Michele Satta Rosso 2015
Blend: 30% Cabernet Sauvignon, 30% Sangiovese, 20% Merlot, 10% Syrah, 10% Teroldego
Critical AcclaimAll Vintages
In 1982 Michele started his own winery, one of the first in Bolgheri, withnewly acquired vines from his previous employer. In this famous region ofTuscany, Michele rapidly earned respect and became known quickly as a vigneron. Michele even worked as a consultant for other properties in the early 1990s, including Ornellaia at which time Michele planted many of their vineyards. Michele has always been the local expert on the great terroir of Bolgheri and this is why his wines have been so well regarded in Italy.
Michele is a father of six (an example of his traditional roots), a farmer and a winemaker. He is an uncomplicated, sincere and humble man with very clear priorities; family and vines. While he is a traditionalist, he is also a non-conformist. This deferential character, when combined with a deep dedication to perfection, balance in the vineyards and great attention to detail in the cellar, produces Bolgheri wines that communicate the amazing uniqueness of this man and his terroir. Walking with giants is no easy feat, unless you are Michele Satta.
An outstanding wine region made famous by Marchese Mario Incisa della Rocchetta, who planted Cabernet Sauvignon vines for his own consumption in 1940s on his San Guido estate, and called the resulting wine, Sassicaia. Today the region’s Tuscan reds are based on Cabernet Sauvignon and Merlot, which can be made as single varietal wines or blends. The local Sangiovese can make up no more than 50% of the blends. Today Sassicaia has its own DOC designation within the Bogheri DOC appellation.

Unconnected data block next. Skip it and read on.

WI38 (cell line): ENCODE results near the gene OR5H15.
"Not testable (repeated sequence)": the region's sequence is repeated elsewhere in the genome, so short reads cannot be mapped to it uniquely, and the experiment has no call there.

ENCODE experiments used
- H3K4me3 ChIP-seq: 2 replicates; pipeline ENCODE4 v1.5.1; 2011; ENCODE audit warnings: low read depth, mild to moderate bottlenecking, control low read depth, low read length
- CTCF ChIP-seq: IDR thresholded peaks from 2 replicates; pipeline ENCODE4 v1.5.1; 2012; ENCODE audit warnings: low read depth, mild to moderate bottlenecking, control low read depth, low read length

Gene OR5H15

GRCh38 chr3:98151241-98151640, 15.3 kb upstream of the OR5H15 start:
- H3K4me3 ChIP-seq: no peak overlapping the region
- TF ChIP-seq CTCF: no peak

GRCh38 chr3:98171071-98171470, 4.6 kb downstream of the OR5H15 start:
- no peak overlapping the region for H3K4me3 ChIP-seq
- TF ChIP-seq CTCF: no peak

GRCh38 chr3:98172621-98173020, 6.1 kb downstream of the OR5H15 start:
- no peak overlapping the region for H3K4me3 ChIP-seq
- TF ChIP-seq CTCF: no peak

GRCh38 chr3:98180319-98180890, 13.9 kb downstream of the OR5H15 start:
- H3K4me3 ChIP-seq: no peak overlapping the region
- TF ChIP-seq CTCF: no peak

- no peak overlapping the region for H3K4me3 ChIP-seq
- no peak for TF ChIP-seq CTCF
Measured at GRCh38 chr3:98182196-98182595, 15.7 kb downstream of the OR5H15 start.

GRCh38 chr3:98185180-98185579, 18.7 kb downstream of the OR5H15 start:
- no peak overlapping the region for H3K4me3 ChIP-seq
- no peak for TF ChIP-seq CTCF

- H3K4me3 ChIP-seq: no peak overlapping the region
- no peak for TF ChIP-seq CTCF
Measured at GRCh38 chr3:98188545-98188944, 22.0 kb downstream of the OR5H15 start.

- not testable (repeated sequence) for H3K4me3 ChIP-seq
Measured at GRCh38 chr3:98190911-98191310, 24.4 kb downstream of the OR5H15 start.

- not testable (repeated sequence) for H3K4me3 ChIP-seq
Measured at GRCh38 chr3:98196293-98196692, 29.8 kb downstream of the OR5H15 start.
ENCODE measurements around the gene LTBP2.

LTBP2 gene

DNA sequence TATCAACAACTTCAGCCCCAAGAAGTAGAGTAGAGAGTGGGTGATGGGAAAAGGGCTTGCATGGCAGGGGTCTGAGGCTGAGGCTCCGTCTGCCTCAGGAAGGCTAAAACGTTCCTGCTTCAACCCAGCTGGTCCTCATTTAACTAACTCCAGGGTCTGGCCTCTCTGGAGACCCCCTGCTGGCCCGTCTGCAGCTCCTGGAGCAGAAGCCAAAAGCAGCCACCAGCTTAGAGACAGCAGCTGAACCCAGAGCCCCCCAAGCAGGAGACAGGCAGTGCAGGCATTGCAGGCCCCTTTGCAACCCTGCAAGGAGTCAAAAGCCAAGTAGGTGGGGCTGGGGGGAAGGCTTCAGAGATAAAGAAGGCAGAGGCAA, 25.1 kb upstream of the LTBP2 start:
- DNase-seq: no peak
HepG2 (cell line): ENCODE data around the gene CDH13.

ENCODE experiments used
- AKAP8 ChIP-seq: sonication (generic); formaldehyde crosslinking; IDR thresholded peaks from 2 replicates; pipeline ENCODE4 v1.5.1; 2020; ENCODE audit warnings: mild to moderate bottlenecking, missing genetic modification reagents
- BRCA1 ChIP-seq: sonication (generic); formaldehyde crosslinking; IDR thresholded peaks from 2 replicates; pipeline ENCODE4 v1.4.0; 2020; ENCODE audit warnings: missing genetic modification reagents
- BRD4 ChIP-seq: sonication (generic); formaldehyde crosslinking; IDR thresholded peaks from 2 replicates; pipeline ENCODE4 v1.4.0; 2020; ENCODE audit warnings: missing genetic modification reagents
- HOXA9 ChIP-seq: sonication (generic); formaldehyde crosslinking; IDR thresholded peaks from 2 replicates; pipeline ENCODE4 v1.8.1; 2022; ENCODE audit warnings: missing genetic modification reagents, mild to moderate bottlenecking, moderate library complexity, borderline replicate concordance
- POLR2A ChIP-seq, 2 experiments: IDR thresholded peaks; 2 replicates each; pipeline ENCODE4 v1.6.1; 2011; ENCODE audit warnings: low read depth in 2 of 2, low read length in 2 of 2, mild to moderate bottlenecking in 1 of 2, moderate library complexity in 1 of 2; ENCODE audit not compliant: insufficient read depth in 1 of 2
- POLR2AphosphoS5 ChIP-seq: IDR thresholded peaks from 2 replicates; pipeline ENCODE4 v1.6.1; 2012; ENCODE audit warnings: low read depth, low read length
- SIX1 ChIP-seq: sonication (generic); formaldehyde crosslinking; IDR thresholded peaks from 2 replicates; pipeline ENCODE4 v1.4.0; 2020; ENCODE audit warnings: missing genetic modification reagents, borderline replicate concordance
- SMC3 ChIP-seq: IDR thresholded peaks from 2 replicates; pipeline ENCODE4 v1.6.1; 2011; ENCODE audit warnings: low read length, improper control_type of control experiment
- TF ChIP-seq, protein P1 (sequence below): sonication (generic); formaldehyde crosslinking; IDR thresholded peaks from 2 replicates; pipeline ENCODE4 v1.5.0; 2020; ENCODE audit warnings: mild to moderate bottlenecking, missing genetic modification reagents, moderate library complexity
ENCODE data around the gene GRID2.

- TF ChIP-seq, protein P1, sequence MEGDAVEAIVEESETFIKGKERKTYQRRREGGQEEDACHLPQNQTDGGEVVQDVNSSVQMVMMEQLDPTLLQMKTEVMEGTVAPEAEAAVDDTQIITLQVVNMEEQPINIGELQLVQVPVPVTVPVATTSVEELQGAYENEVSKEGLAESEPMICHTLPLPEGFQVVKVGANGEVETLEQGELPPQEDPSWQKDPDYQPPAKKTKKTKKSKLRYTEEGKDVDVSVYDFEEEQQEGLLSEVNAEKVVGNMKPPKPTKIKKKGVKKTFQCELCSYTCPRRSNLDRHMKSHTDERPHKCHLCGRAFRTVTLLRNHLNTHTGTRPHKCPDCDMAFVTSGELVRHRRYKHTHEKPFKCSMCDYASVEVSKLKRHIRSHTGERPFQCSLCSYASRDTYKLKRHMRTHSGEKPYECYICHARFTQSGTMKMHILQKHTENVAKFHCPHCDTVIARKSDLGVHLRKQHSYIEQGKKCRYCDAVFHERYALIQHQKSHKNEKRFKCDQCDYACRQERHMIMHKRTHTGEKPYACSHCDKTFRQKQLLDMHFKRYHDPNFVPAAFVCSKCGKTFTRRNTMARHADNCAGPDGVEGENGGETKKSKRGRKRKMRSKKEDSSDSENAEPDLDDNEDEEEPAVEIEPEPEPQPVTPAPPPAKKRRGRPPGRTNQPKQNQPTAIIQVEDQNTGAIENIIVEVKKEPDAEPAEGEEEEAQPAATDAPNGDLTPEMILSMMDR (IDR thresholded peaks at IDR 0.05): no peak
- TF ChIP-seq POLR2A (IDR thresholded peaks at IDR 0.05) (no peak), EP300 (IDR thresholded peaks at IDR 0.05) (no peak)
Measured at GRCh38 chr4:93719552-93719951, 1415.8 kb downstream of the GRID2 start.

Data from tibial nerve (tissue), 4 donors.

Disenchanted with Italian winemaking laws in the 1970s, a few rebellious Tuscan winemakers decided to get creative. Instead of following tradition, to bottle Sangiovese by itself, they started blending it with international varieties, namely Cabernet Sauvignon, Merlot and Syrah in differing proportions and with amazing success. However, some Tuscan Blends don’t even include Sangiovese. Somm Secret—The suffix –aia in Italian modifies a word in much the same way –y acts in English. For example, a place with many stones (sassi) becomes Sassicaia. While not all Super Tuscan producer names end in –aia, they all share a certain coy nomenclature.